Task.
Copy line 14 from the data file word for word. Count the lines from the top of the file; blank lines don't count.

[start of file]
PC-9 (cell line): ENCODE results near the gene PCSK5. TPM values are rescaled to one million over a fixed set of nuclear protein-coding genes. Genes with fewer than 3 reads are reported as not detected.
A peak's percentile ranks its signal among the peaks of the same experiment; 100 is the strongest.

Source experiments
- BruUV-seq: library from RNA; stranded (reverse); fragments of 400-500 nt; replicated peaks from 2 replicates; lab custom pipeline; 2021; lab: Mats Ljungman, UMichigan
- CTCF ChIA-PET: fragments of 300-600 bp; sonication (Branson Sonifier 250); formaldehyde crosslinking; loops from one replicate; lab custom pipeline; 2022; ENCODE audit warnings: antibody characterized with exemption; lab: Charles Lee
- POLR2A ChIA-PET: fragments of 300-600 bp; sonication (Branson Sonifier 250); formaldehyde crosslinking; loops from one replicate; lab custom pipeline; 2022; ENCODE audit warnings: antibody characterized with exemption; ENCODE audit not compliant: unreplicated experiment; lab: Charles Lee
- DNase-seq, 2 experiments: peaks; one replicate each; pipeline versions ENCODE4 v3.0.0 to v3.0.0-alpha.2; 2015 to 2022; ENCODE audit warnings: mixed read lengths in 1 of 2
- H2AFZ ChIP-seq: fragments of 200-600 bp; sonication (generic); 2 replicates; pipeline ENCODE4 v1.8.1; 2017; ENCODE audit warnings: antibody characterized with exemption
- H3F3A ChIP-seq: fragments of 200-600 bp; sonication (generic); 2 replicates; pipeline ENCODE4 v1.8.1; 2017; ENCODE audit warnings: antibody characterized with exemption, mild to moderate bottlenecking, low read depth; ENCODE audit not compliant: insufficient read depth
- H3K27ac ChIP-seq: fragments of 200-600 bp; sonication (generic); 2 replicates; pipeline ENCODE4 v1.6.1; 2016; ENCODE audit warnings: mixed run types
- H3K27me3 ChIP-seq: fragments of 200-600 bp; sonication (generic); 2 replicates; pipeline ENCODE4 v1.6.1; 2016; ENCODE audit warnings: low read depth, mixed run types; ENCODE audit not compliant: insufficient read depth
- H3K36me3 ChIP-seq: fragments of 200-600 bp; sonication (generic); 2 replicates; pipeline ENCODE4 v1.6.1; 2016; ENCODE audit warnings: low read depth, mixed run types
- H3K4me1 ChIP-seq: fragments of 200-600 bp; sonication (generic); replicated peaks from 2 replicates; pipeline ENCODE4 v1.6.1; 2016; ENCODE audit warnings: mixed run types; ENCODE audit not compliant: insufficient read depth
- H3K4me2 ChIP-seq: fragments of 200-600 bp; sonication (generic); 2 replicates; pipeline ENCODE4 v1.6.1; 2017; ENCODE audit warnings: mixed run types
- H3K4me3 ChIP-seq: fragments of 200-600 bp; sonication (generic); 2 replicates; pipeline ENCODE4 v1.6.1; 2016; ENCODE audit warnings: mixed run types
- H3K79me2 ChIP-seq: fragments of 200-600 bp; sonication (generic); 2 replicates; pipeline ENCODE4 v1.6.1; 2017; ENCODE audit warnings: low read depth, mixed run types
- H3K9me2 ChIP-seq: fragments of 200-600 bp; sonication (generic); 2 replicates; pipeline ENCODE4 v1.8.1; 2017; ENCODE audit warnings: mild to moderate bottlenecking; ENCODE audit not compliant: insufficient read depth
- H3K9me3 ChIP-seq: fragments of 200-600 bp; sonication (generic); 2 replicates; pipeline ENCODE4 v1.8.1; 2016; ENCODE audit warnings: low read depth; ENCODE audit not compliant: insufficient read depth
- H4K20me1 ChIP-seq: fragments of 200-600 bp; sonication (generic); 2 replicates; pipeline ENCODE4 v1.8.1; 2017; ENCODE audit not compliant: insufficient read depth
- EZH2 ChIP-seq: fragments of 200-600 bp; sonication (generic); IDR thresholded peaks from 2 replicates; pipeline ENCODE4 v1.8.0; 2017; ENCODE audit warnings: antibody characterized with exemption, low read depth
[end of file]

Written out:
- H3K4me2 ChIP-seq: fragments of 200-600 bp; sonication (generic); 2 replicates; pipeline ENCODE4 v1.6.1; 2017; ENCODE audit warnings: mixed run types